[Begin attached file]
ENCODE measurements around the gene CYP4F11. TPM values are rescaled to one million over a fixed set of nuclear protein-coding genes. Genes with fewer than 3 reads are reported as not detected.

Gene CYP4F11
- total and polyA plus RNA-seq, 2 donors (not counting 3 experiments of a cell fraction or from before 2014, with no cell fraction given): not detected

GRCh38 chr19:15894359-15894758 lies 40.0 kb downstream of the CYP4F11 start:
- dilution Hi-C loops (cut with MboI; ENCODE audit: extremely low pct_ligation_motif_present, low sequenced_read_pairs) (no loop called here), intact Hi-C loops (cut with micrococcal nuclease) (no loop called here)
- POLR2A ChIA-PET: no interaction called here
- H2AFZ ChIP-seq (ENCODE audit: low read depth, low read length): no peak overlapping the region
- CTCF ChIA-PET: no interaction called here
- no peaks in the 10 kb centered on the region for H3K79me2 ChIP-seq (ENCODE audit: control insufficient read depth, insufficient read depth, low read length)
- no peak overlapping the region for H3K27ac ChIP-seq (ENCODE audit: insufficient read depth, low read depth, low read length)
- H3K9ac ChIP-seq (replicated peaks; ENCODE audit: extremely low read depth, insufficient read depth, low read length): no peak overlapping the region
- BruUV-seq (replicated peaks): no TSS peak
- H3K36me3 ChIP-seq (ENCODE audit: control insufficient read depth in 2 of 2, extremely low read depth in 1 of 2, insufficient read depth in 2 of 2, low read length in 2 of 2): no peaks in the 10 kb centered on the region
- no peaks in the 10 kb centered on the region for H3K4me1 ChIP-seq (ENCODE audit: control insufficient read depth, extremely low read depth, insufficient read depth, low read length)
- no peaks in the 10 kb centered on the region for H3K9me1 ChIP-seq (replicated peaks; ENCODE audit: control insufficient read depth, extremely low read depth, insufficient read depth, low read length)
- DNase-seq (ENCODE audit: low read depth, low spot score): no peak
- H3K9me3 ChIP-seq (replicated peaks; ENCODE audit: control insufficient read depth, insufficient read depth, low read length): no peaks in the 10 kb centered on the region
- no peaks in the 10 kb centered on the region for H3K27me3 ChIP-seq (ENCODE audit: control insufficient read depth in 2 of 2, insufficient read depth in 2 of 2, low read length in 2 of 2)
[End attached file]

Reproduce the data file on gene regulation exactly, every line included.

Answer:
ENCODE measurements around the gene CYP4F11. TPM values are rescaled to one million over a fixed set of nuclear protein-coding genes. Genes with fewer than 3 reads are reported as not detected.

Gene CYP4F11
- total and polyA plus RNA-seq, 2 donors (not counting 3 experiments of a cell fraction or from before 2014, with no cell fraction given): not detected

GRCh38 chr19:15894359-15894758 lies 40.0 kb downstream of the CYP4F11 start:
- dilution Hi-C loops (cut with MboI; ENCODE audit: extremely low pct_ligation_motif_present, low sequenced_read_pairs) (no loop called here), intact Hi-C loops (cut with micrococcal nuclease) (no loop called here)
- POLR2A ChIA-PET: no interaction called here
- H2AFZ ChIP-seq (ENCODE audit: low read depth, low read length): no peak overlapping the region
- CTCF ChIA-PET: no interaction called here
- no peaks in the 10 kb centered on the region for H3K79me2 ChIP-seq (ENCODE audit: control insufficient read depth, insufficient read depth, low read length)
- no peak overlapping the region for H3K27ac ChIP-seq (ENCODE audit: insufficient read depth, low read depth, low read length)
- H3K9ac ChIP-seq (replicated peaks; ENCODE audit: extremely low read depth, insufficient read depth, low read length): no peak overlapping the region
- BruUV-seq (replicated peaks): no TSS peak
- H3K36me3 ChIP-seq (ENCODE audit: control insufficient read depth in 2 of 2, extremely low read depth in 1 of 2, insufficient read depth in 2 of 2, low read length in 2 of 2): no peaks in the 10 kb centered on the region
- no peaks in the 10 kb centered on the region for H3K4me1 ChIP-seq (ENCODE audit: control insufficient read depth, extremely low read depth, insufficient read depth, low read length)
- no peaks in the 10 kb centered on the region for H3K9me1 ChIP-seq (replicated peaks; ENCODE audit: control insufficient read depth, extremely low read depth, insufficient read depth, low read length)
- DNase-seq (ENCODE audit: low read depth, low spot score): no peak
- H3K9me3 ChIP-seq (replicated peaks; ENCODE audit: control insufficient read depth, insufficient read depth, low read length): no peaks in the 10 kb centered on the region
- no peaks in the 10 kb centered on the region for H3K27me3 ChIP-seq (ENCODE audit: control insufficient read depth in 2 of 2, insufficient read depth in 2 of 2, low read length in 2 of 2)